Hunsas Restaurant’s redemption rests on the legendary beef soup of Minnie’s ancestor. As the head chef explains to Minnie: “The royal chef gave the secret recipe of this soup only to relatives, especially the family.” Thus, Minnie has to unlock her past memories and unearth the secret recipe that is now chained to their collective redemption.

Moreover, is the forbidden royal recipe only served to and reserved for the aristocrats?

“I believe you [Minnie] have tasted it before. This soup was not actually made for the Sultan in the palace [past kingdom of Patani Malays in southern Thailand], but he made it for gatherings and it became very famous in the past.”

A still from My Love Is Soup, which is available to stream on Qalbox.

Subsequently, the head chef confesses his apparent failure to replicate the legendary beef soup to Hunsas, realising that recipes, as a living heritage, with the ever-looming threat of being buried with the dead and become lost forever. This is the painful reality that the younger generation of chefs and cooks have to grapple with.

“If it is the true recipe of the royal chef’s soup, it would be better than this. It will not just taste delicious or different from other soups, but will be imprinted in the hearts of those who have tasted it.”

What is the secret recipe of this joyous tear-inducing beef soup? Before you lunge into the kitchen to cook after googling beef soup recipe, consider the following first. Are we forever to be haunted by glorious shadows of the past in order to emerge the best in the present? Is that even realistic? Therefore, an insurmountable task for Minnie and her colleagues in the kitchen?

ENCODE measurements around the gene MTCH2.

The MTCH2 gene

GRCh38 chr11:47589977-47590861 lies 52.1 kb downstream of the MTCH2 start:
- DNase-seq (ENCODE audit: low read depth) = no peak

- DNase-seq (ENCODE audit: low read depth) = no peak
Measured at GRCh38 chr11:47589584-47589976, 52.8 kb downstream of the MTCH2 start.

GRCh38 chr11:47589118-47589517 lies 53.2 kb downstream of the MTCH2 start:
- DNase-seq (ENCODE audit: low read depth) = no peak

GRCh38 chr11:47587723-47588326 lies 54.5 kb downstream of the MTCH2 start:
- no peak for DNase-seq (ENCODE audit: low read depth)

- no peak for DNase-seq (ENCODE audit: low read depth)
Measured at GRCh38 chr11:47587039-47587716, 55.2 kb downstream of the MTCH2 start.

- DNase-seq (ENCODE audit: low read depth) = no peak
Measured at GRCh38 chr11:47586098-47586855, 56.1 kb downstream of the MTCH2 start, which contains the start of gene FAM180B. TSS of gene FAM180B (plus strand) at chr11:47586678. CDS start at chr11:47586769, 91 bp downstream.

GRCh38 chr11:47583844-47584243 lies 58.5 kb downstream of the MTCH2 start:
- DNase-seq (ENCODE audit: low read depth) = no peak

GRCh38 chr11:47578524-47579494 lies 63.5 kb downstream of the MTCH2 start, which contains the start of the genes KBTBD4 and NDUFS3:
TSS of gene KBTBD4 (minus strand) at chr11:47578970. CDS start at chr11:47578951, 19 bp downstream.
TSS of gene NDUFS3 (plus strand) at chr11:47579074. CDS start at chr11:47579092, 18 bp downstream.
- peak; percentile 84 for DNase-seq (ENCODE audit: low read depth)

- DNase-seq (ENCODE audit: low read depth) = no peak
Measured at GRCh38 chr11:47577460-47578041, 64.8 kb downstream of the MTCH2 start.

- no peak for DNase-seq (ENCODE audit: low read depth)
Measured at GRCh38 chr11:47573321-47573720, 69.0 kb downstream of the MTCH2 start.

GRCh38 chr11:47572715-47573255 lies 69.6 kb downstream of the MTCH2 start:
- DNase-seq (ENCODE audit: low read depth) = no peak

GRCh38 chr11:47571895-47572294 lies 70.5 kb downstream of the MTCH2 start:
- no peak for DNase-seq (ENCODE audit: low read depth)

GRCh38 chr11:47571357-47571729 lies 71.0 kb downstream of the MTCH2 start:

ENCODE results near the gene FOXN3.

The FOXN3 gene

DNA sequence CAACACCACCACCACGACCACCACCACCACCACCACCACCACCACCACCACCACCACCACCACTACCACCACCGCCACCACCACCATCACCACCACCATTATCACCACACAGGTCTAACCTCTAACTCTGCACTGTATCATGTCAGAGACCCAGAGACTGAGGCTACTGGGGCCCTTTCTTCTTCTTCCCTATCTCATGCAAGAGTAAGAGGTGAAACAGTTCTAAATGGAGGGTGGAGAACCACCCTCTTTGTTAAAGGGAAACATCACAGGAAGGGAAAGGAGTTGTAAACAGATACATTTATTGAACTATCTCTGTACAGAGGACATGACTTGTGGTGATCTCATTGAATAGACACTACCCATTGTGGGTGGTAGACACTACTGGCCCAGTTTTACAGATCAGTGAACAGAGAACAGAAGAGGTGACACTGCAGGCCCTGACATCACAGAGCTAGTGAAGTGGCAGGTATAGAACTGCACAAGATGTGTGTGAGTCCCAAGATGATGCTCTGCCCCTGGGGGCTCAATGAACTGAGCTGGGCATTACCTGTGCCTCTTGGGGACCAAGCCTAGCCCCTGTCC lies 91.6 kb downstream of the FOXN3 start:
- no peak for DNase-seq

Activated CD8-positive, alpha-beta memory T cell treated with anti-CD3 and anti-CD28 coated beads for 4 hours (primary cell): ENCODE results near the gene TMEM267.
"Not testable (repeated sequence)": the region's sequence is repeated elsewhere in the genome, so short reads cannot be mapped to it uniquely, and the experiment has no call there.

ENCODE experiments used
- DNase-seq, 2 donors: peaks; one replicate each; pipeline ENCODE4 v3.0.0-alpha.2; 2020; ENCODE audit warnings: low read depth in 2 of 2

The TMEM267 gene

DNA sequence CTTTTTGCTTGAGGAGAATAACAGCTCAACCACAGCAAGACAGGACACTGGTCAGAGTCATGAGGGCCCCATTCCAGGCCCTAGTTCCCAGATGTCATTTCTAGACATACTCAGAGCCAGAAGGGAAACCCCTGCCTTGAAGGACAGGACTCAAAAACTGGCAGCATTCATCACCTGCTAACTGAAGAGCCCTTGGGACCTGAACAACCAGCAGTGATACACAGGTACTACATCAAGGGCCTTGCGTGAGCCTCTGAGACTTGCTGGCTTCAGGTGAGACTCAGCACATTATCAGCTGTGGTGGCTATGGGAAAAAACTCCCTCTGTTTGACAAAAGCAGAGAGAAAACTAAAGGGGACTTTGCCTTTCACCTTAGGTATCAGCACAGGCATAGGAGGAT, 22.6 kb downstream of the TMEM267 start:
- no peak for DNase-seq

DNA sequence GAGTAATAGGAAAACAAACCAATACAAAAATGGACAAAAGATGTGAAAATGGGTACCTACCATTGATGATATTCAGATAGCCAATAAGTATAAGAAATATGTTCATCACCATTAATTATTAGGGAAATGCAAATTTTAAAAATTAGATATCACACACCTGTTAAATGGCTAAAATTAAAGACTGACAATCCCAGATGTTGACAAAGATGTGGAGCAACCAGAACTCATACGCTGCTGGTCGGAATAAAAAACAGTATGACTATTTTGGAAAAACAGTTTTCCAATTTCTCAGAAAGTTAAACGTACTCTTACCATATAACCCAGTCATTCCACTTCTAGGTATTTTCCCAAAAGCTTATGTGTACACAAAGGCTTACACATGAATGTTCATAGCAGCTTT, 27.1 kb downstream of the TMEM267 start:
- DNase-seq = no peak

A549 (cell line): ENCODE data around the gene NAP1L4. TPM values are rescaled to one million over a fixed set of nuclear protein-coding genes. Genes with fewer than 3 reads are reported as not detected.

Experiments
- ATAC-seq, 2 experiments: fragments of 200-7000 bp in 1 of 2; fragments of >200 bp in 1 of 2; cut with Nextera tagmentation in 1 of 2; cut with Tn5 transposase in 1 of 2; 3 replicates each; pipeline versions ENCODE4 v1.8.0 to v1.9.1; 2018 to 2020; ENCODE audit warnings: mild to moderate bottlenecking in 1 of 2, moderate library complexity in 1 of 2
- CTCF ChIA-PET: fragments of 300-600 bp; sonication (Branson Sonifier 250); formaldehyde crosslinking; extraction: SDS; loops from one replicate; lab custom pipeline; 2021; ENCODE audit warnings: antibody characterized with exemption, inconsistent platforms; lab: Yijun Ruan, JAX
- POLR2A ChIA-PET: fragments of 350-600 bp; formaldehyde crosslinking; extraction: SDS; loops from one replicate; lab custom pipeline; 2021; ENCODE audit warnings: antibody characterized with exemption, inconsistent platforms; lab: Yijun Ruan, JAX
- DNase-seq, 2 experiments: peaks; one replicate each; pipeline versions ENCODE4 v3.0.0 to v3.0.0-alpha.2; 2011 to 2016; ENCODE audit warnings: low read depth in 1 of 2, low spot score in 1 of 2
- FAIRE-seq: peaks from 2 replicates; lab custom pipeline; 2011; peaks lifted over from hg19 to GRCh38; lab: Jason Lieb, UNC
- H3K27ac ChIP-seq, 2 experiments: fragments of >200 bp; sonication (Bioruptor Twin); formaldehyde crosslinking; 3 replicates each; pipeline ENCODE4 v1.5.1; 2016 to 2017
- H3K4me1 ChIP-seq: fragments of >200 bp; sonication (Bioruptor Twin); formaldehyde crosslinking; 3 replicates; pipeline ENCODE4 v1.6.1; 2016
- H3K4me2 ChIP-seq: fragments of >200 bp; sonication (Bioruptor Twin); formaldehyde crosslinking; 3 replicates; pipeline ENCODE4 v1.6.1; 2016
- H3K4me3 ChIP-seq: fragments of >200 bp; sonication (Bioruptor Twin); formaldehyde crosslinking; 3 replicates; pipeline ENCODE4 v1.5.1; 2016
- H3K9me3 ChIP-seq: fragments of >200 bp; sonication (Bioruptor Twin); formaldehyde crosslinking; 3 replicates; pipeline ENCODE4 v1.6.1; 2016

If change is the only constant, an indicator of moving with the times, does revamping the menu and its success depends alone on a legendary recipe from the past? Hunsas Restaurant not only lost the prestigious Muslim Star award, a stamp of approval that translates to profits, but also its pride bruised for being knocked off the top spot and facing stiff rivalry from its competitors in the cut-throat food business. Does that translate into discarding the old and embracing the new? It is about reframing the conversation into a question of authenticity that is heavy on the shoulders of the new generation.

Without the legendary beef soup, is budu sauce and spicy rice salad the winning alternative? Has Hunsas Restuarant truly reached its peak and now fading in the twilight?

What Is Your Love Recipe?

Never mind the mouth-watering Tom Yum Goong, Pad Thai or Pad Krapow.

What is the recipe to a happy and successful life, especially relationships? There is no one right answer or formula. Balance as exemplified through Minnie’s journey centres on the sharing of “kindness, love, happiness and family bonding time.”

The above-mentioned is complementary of what Hunsas, from a young age, learnt from his father: “My father used to teach me that whatever the prize it is, even though it is a precious reward, it is still just an award. It is not as important as the people around us.”

By the way, have you figured out yet the saboteur(s) of Hunsas Restaurant from the very beginning?

A still from My Love Is Soup, which is available to stream on Qalbox.

Ultimately, this romcom is a story about redemption. To give a second chance to others and yourself. The ability to find the strength to forgive mistakes and bad choices while accepting flaws and shortcomings. Embrace sincerity in relationships guided by love is what matters more than worldly fame and wealth.

Now, head into the kitchen and start cooking your very own beef soup.